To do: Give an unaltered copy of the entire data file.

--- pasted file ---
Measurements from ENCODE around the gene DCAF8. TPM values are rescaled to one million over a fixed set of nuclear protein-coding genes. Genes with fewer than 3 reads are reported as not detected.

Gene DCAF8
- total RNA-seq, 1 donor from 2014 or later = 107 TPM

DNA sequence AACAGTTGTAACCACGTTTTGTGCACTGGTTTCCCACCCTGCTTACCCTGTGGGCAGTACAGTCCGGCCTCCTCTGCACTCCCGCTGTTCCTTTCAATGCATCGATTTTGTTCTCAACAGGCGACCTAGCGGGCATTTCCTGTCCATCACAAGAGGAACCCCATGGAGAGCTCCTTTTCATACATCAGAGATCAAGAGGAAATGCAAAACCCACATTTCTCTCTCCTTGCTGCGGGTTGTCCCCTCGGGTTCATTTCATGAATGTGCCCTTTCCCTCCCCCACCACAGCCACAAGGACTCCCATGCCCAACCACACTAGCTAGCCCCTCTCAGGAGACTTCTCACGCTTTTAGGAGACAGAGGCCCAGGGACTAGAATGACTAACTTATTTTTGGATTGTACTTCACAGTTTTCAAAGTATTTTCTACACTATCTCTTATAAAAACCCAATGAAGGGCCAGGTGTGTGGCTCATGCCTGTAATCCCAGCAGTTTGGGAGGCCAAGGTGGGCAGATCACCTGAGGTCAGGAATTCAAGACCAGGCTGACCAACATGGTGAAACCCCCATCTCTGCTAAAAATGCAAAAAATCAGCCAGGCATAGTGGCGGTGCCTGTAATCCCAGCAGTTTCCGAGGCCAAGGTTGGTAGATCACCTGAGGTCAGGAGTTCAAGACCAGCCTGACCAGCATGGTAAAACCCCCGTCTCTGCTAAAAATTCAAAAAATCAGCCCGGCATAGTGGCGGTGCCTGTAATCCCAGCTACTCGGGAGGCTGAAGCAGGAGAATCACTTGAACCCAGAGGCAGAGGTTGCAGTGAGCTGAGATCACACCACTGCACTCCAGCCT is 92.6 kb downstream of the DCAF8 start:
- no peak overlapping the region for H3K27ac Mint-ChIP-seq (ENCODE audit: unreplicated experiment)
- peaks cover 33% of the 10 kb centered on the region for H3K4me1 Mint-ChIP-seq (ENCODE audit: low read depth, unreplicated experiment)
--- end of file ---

Measurements from ENCODE around the gene DCAF8. TPM values are rescaled to one million over a fixed set of nuclear protein-coding genes. Genes with fewer than 3 reads are reported as not detected.

Gene DCAF8
- total RNA-seq, 1 donor from 2014 or later = 107 TPM

DNA sequence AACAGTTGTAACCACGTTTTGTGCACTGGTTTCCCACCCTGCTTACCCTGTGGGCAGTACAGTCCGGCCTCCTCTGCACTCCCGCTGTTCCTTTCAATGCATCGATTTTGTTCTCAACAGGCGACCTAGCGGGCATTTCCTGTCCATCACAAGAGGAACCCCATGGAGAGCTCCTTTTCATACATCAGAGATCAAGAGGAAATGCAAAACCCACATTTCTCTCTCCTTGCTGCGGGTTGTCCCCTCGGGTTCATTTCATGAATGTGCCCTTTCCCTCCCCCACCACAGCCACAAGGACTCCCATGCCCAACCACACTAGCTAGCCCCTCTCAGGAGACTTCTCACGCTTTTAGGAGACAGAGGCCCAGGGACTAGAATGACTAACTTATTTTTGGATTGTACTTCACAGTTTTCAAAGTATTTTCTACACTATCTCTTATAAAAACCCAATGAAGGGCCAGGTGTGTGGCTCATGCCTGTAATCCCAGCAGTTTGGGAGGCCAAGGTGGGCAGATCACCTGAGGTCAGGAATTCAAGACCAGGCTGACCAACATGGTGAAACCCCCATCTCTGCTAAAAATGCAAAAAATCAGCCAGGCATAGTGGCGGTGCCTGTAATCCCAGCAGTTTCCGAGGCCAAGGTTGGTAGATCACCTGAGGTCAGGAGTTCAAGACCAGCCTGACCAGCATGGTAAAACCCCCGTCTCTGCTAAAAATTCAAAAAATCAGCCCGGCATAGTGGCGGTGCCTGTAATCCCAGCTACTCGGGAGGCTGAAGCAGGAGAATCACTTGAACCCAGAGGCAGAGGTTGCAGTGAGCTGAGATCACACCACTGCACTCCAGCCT is 92.6 kb downstream of the DCAF8 start:
- no peak overlapping the region for H3K27ac Mint-ChIP-seq (ENCODE audit: unreplicated experiment)
- peaks cover 33% of the 10 kb centered on the region for H3K4me1 Mint-ChIP-seq (ENCODE audit: low read depth, unreplicated experiment)